The National Institute for Health and Care Excellence (NICE) has issued full guidance to the NHS in England, Wales, Scotland and Northern Ireland on Joint distraction for knee osteoarthritis without alignment correction, in July 2015.
Osteoarthritis of the knee is the result of progressive deterioration of the articular cartilage and menisci of the joint. Articular cartilage deteriorates because of injury, or wear and tear. This leads to exposure of the bone surface. Symptoms include pain, stiffness, swelling and difficulty walking.
Treatment for knee osteoarthritis depends on the severity of the disease. Conservative treatments include analgesics and corticosteroid injections to relieve pain and inflammation, and physiotherapy and prescribed exercise to improve function and mobility. When symptoms are severe, surgery may be indicated. Options include upper tibial osteotomy, microfracture surgery, and unicompartmental or total knee replacement.
The OPCS-4 codes for Joint distraction for knee osteoarthritis without alignment correction are:
W30.1 Application of external fixation to bone NEC
In addition the ICD-10 code M17.9 Gonarthrosis, unspecified would be recorded.
M17.9 Gonarthrosis, unspecified
This guidance represents the view of NICE, arrived at after careful consideration of the evidence available. When exercising their judgement, healthcare professionals are expected to take this guidance fully into account, and specifically any special arrangements relating to the introduction of new interventional procedures. The guidance does not override the individual responsibility of healthcare professionals to make decisions appropriate to the circumstances of the individual patient, in consultation with the patient and/or guardian or carer.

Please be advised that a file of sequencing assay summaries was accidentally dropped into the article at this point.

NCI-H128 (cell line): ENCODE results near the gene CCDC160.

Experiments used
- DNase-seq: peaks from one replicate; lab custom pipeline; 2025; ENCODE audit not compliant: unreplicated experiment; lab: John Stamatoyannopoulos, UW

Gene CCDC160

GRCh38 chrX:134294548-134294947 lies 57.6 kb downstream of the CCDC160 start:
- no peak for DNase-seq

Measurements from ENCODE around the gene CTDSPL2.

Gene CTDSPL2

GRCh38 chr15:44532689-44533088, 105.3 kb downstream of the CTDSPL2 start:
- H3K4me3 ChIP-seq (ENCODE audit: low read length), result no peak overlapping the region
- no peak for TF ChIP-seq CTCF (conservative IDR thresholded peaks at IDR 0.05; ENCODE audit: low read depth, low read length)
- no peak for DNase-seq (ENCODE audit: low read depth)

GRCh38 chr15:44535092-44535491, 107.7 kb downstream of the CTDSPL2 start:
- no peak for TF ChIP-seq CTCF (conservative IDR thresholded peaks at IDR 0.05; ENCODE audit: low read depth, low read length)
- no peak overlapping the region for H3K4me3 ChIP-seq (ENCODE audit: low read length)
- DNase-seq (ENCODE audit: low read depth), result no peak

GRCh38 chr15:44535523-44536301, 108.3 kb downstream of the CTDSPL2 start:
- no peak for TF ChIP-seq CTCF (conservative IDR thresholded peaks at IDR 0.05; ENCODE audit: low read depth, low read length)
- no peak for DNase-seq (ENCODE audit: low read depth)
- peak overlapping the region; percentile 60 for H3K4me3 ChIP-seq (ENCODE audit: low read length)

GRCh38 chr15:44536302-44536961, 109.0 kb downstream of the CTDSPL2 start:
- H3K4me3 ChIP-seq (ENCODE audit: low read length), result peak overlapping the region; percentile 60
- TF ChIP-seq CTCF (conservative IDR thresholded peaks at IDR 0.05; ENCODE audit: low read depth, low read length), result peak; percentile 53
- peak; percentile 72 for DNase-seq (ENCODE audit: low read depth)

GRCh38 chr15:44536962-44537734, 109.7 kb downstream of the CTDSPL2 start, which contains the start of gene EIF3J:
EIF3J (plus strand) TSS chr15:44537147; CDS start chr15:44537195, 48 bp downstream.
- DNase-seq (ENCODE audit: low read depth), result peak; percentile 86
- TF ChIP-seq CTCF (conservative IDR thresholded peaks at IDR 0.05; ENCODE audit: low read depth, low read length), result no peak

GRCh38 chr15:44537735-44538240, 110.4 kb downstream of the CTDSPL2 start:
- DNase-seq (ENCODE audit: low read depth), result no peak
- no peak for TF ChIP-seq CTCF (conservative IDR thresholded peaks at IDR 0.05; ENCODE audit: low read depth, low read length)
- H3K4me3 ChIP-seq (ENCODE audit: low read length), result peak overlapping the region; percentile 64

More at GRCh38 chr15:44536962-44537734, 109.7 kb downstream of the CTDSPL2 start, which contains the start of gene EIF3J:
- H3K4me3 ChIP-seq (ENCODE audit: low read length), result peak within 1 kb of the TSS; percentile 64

All problems (adverse events) related to a medicine or medical device used for treatment or in a procedure should be reported to the Medicines and Healthcare products Regulatory Agency using the Yellow Card Scheme.
Commissioners and/or providers have a responsibility to implement the guidance, in their local context, in light of their duties to have due regard to the need to eliminate unlawful discrimination, advance equality of opportunity, and foster good relations. Nothing in this guidance should be interpreted in a way that would be inconsistent with compliance with those duties. Providers should ensure that governance structures are in place to review, authorise and monitor the introduction of new devices and procedures.
Commissioners and providers have a responsibility to promote an environmentally sustainable health and care system and should assess and reduce the environmental impact of implementing NICE recommendations wherever possible.